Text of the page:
US insurance companies refuse to insure some KIA and HYUNDAI models
Certain models from both brands are so easy to steal that it has led to a significant increase in the number of stolen cars in specific cities.
The issue applies only to Kia and Hyundai vehicles that have a physical key, were made in the past 15 years, and were produced for the North American market. However, insurance companies do not differentiate between these models and refuse to provide coverage for any Kia or Hyundai, regardless of whether they are affected by this issue or not.
A delicate situation
When we reached out to multiple insurance companies in the US to insure their Kia Soul, one of them replied:
“Due to the high theft risk in certain areas, we have revised our policy on the vehicles we are willing to insure.”
Similar responses were received from other insurance providers. While some companies do provide coverage for Kia and Hyundai vehicles in the US, they often charge significantly higher premiums, such as $350 per month.
Looks like a PR disaster
Both brands have not adequately responded to the issue, and instead of issuing a recall, Hyundai is offering a security package that must be installed at its dealerships for $500. This solution seems rather insufficient for such a serious problem, and the brands should take note from the Takata airbag recall. At the very least, they could install immobilizers and trackers on their cars free of charge to avoid an even more significant public relations disaster.
In certain US cities like Columbus or Los Angeles, as much as 20% to 38% of the reported stolen cars belong to either Kia or Hyundai. This not only negatively impacts the owners of the stolen vehicles who may struggle to sell their cars due to the frequent thefts and resulting loss in value, but it also damages the reputation of both brands in North America. These brands have worked hard to shake off the perception of being “cheap cars,” and the high rate of theft can discourage potential customers from buying their cars in the future.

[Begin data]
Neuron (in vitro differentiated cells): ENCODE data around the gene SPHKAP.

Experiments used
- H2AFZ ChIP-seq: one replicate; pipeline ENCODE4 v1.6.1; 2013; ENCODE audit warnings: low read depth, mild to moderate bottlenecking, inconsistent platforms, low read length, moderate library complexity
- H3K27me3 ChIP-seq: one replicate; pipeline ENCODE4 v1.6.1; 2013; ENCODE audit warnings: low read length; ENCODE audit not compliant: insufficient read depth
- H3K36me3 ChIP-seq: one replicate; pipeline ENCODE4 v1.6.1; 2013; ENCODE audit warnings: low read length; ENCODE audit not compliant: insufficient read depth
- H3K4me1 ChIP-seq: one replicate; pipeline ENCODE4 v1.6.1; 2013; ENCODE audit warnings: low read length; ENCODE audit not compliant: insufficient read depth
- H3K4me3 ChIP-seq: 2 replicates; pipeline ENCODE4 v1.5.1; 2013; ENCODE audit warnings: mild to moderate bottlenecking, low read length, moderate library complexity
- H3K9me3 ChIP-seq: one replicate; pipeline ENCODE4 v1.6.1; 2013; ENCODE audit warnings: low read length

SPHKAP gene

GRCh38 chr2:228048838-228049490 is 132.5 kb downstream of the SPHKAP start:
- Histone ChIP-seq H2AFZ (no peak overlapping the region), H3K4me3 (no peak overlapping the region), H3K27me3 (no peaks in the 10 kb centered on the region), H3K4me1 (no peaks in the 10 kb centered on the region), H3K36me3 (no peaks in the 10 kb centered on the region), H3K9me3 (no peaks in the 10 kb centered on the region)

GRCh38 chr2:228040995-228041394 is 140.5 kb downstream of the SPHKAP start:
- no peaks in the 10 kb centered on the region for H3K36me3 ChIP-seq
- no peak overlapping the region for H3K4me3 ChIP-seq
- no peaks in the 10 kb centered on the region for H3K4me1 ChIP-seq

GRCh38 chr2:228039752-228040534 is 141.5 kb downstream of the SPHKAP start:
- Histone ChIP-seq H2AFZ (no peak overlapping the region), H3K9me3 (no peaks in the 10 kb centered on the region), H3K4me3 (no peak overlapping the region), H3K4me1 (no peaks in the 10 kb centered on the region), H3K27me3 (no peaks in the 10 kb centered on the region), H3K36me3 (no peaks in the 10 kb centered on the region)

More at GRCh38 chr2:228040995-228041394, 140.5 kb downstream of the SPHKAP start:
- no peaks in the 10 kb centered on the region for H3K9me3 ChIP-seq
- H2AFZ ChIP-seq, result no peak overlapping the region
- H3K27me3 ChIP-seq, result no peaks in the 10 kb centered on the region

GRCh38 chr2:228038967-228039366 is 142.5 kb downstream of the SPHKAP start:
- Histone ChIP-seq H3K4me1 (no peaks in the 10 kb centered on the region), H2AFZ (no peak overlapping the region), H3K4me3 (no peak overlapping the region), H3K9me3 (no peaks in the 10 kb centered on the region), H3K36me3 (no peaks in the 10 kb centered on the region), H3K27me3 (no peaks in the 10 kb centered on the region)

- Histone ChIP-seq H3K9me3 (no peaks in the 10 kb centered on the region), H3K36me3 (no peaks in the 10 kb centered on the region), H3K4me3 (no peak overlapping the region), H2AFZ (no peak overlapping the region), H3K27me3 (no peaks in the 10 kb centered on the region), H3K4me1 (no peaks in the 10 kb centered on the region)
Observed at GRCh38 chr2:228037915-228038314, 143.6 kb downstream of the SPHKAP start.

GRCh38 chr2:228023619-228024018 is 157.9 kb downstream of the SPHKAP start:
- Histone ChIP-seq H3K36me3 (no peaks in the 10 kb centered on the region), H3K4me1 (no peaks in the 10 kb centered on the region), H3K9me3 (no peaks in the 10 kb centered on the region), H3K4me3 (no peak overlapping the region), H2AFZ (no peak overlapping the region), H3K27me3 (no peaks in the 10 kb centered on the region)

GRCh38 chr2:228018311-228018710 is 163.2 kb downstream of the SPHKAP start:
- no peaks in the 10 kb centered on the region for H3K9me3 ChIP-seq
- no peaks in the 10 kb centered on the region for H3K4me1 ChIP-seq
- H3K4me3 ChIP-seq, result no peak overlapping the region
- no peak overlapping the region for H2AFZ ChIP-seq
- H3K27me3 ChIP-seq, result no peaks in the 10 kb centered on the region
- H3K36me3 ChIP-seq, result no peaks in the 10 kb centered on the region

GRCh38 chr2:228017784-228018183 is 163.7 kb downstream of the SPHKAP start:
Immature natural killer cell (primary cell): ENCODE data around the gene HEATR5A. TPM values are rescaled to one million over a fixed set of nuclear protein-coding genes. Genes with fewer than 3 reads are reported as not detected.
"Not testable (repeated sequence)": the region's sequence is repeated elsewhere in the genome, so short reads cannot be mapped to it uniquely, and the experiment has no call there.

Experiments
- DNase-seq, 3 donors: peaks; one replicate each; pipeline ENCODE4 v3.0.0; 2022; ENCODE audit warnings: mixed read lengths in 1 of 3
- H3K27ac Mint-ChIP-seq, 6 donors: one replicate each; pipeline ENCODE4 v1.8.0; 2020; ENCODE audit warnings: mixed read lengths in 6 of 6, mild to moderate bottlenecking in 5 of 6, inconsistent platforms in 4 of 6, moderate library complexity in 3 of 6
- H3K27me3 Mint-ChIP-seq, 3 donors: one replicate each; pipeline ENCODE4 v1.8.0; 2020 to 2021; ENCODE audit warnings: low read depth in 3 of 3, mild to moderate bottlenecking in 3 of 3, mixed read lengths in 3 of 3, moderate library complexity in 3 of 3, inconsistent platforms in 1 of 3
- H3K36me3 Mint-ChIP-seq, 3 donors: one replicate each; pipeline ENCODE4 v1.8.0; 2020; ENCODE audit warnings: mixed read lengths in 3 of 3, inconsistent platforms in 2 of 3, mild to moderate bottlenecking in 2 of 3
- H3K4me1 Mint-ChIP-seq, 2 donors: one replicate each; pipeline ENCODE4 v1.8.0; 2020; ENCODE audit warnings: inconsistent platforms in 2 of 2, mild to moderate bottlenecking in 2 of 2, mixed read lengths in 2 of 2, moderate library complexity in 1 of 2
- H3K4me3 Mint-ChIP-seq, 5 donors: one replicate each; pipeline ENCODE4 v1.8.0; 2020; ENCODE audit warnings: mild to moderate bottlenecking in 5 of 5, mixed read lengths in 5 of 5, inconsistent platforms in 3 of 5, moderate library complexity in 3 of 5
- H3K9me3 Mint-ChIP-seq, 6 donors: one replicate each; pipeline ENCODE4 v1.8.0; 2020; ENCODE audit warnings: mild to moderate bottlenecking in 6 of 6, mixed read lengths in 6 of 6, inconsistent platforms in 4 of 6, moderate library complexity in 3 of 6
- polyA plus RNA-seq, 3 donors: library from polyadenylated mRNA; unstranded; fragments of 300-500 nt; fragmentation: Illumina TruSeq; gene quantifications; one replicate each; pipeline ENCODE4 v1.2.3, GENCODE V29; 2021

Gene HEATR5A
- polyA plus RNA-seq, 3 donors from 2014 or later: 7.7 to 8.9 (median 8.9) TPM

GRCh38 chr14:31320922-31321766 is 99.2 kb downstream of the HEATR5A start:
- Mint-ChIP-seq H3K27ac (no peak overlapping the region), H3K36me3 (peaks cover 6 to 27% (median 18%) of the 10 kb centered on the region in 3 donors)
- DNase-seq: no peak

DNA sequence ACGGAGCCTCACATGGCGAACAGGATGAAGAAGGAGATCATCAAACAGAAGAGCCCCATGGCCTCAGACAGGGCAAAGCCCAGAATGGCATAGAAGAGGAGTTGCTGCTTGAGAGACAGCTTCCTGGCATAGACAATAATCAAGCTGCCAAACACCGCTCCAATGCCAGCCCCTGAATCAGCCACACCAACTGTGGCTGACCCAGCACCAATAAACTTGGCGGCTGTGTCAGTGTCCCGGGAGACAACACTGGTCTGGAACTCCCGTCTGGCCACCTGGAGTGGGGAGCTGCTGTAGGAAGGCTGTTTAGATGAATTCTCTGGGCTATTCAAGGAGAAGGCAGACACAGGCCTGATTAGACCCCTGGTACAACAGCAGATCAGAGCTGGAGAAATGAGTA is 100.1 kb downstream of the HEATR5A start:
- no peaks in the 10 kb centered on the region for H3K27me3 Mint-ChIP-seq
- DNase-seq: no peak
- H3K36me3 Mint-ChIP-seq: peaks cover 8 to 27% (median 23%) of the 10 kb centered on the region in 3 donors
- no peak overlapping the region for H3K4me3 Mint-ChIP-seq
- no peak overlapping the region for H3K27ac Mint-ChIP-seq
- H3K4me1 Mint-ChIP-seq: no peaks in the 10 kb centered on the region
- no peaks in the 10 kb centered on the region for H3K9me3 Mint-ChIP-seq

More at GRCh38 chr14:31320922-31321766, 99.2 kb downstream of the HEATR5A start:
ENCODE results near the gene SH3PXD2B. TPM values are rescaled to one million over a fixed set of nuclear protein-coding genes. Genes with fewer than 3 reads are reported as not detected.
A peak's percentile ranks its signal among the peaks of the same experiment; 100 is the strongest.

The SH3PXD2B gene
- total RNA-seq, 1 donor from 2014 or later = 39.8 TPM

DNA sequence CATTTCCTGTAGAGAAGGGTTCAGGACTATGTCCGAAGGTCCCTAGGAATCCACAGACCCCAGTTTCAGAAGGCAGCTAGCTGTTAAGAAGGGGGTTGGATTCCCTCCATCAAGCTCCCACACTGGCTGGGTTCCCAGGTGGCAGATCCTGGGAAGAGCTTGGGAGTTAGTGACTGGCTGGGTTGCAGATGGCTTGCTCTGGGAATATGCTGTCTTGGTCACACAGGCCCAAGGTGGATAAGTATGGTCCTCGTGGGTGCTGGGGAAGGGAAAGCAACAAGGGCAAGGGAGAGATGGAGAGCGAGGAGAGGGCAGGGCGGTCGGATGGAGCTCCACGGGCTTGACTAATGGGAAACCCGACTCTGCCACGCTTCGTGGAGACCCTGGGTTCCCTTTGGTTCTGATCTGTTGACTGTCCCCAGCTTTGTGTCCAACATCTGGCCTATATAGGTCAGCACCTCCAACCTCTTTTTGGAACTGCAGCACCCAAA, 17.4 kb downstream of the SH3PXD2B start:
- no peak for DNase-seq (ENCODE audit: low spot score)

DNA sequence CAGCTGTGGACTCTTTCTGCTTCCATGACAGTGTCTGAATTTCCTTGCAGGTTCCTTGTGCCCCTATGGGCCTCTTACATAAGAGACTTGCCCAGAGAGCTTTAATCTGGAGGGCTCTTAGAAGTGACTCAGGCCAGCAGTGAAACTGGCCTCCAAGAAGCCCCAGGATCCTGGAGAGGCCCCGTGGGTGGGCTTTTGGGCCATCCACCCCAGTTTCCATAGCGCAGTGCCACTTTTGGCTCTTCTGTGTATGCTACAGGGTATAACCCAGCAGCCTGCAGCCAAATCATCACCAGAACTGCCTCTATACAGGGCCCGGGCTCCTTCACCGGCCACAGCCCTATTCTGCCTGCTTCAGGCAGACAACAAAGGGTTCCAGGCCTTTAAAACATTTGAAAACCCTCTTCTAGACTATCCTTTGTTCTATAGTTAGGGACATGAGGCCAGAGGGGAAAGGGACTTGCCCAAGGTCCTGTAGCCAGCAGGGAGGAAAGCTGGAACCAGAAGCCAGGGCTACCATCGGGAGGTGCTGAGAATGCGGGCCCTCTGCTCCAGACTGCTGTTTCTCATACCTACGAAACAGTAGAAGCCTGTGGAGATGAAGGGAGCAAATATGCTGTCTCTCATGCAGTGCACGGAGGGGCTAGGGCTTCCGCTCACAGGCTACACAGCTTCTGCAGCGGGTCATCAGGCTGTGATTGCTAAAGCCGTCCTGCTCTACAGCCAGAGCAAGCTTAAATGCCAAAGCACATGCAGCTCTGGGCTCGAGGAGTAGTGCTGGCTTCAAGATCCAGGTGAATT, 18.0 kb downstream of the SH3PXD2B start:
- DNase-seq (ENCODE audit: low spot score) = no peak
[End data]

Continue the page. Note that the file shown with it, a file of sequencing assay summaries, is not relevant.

A joint letter was sent by the National Insurance Crime Bureau (NICB), the Coalition Against Insurance Fraud, and the International Association of Special Investigative Units to YouTube CEO Susan Wojcicki, requesting the removal of “how-to” videos that provide step-by-step instructions on how to steal Kia and Hyundai cars.
According to the statement from the NICB, since the appearance of instructional videos on platforms such as YouTube and TikTok, many police departments in the US have reported significant increases in thefts of Kia and Hyundai vehicles.
Matthew Smith, the executive director of the Coalition Against Insurance Fraud, has stated that insurance fraud is a crime that affects everyone. He also mentioned that posting tutorial videos on how to steal Kia and Hyundai cars hurts American consumers, leading to more car thefts and higher premiums. Smith believes it’s time for such practices to stop, and everyone should work together to combat insurance fraud.
According to Celeste Dodson, the president of the International Association of Special Investigative Units, the online sharing of tools and techniques by criminals through videos has a negative impact on all consumers. Dodson further explained that vehicle theft is often just the beginning of other criminal activities, including insurance fraud, and the costs of these crimes are eventually passed on to consumers through higher premiums.
The letter addressed to YouTube CEO Susan Wojcicki highlights that although other social media platforms like TikTok should also take action to prevent such videos from being shared, YouTube has not done enough to remove them from its platform.